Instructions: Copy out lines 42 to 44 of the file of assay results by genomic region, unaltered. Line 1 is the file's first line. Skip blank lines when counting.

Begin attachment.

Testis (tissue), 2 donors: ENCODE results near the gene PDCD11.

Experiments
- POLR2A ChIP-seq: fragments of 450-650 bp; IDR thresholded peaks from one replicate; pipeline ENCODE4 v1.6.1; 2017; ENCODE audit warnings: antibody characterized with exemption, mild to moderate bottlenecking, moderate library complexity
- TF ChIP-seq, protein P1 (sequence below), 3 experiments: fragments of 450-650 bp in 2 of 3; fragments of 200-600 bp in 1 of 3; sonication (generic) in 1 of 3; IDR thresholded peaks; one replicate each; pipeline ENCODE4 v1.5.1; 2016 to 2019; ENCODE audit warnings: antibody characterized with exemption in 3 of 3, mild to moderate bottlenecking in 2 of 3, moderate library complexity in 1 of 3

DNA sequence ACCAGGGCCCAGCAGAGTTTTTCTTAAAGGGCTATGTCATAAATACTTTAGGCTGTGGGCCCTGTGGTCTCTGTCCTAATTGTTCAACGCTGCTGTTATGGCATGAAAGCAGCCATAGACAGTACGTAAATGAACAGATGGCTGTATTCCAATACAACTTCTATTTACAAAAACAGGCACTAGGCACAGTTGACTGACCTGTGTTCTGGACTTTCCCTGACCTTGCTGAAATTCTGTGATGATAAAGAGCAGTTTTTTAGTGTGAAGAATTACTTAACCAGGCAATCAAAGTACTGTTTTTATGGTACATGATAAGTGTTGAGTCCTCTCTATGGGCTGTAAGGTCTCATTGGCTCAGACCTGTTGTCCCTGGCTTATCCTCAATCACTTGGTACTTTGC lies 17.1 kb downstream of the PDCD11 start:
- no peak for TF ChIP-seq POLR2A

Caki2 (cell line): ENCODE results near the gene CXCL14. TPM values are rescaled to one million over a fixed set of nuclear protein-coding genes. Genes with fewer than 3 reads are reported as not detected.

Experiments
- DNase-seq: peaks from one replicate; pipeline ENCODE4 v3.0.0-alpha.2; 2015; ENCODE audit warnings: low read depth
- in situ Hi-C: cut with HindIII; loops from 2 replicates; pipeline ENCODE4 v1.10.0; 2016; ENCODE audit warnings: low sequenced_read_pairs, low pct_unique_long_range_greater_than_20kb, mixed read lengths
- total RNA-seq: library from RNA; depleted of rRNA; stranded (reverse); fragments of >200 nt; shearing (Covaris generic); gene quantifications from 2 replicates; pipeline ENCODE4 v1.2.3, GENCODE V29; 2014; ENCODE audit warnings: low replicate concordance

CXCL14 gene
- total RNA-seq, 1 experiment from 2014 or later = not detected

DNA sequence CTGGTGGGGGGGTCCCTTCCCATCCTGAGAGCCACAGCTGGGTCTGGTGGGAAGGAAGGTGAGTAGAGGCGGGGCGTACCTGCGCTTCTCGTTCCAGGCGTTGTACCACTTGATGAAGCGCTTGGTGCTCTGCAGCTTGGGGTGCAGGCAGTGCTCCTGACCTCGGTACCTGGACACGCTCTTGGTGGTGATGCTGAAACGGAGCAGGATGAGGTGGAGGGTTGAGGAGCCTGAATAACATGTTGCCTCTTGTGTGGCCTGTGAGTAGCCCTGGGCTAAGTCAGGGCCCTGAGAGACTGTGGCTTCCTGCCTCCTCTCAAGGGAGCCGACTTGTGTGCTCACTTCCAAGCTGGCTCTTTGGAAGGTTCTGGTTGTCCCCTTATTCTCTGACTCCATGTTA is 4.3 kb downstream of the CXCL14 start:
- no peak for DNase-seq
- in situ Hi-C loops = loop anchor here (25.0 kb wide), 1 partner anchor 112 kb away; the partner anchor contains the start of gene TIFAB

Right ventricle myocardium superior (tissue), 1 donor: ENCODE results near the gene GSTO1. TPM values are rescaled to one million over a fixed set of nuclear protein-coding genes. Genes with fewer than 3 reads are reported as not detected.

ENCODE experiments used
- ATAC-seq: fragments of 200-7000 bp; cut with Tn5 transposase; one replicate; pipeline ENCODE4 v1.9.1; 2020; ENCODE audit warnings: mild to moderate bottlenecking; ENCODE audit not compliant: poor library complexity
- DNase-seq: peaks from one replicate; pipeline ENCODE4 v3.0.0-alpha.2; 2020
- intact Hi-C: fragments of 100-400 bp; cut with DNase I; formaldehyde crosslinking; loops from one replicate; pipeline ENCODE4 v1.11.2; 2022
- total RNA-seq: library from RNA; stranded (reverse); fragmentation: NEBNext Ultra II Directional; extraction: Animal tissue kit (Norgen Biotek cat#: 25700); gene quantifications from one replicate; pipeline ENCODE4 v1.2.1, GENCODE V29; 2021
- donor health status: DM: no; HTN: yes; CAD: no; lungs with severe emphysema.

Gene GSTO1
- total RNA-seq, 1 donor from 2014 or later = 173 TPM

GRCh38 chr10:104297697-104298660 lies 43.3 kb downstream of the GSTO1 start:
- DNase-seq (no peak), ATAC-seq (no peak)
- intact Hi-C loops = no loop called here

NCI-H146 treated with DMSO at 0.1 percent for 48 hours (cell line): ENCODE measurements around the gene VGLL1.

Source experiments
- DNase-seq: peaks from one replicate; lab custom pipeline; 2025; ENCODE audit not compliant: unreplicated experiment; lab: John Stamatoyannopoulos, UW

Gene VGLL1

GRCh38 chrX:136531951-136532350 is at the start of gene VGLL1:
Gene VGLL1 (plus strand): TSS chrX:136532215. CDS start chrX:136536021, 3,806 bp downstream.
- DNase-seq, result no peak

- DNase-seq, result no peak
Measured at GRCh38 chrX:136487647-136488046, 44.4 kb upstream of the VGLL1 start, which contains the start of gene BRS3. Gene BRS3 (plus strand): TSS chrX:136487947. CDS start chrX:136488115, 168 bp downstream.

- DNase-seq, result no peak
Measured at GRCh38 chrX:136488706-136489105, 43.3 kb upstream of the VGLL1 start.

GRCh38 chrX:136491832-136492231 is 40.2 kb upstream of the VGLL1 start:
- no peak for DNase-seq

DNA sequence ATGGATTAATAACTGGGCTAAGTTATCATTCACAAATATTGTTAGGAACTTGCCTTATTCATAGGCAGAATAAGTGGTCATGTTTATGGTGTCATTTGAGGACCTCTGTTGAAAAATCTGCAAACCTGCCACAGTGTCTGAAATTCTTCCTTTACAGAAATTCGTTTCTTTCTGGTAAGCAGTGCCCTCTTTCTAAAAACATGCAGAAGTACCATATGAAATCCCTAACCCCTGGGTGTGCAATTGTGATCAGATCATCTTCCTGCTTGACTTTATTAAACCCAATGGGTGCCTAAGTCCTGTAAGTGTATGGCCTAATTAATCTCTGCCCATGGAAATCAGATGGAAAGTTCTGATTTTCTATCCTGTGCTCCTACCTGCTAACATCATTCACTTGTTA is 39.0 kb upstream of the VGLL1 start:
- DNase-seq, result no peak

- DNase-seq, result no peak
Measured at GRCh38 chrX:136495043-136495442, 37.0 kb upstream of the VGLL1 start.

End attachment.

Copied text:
DNA sequence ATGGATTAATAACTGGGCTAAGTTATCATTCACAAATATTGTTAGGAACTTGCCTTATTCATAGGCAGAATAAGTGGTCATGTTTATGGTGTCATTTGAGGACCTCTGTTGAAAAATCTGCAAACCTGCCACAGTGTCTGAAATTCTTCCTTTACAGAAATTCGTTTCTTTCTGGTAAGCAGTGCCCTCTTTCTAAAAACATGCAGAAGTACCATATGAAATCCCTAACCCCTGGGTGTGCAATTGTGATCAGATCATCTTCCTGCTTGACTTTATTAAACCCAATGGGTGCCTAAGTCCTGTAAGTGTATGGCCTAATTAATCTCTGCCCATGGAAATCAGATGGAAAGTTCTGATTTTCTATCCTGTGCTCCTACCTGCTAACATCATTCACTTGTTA is 39.0 kb upstream of the VGLL1 start:
- DNase-seq, result no peak

- DNase-seq, result no peak